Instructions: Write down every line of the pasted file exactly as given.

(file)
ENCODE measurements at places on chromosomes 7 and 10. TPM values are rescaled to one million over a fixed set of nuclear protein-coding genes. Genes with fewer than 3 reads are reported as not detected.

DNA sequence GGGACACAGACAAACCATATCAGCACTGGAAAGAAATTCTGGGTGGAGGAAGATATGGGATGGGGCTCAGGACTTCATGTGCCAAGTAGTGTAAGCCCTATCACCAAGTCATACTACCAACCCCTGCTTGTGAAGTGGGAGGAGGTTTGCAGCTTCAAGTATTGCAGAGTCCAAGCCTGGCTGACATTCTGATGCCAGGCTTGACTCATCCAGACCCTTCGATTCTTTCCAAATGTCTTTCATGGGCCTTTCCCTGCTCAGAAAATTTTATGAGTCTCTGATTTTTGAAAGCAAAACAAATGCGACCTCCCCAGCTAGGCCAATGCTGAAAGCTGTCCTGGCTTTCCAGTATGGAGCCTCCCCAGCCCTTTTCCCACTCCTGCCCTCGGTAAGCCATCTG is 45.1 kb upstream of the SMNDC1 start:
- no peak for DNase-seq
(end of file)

ENCODE measurements at places on chromosomes 7 and 10. TPM values are rescaled to one million over a fixed set of nuclear protein-coding genes. Genes with fewer than 3 reads are reported as not detected.

DNA sequence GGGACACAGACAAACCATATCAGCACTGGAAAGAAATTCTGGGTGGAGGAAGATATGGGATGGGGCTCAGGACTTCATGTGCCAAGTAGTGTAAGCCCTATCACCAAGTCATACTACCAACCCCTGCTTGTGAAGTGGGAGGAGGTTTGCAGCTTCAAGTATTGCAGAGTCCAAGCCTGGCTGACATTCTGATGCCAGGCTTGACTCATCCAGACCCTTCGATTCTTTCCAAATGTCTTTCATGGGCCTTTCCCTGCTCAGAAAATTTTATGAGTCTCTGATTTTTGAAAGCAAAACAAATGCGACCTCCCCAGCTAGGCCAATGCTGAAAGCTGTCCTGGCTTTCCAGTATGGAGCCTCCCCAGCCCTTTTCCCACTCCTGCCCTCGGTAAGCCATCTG is 45.1 kb upstream of the SMNDC1 start:
- no peak for DNase-seq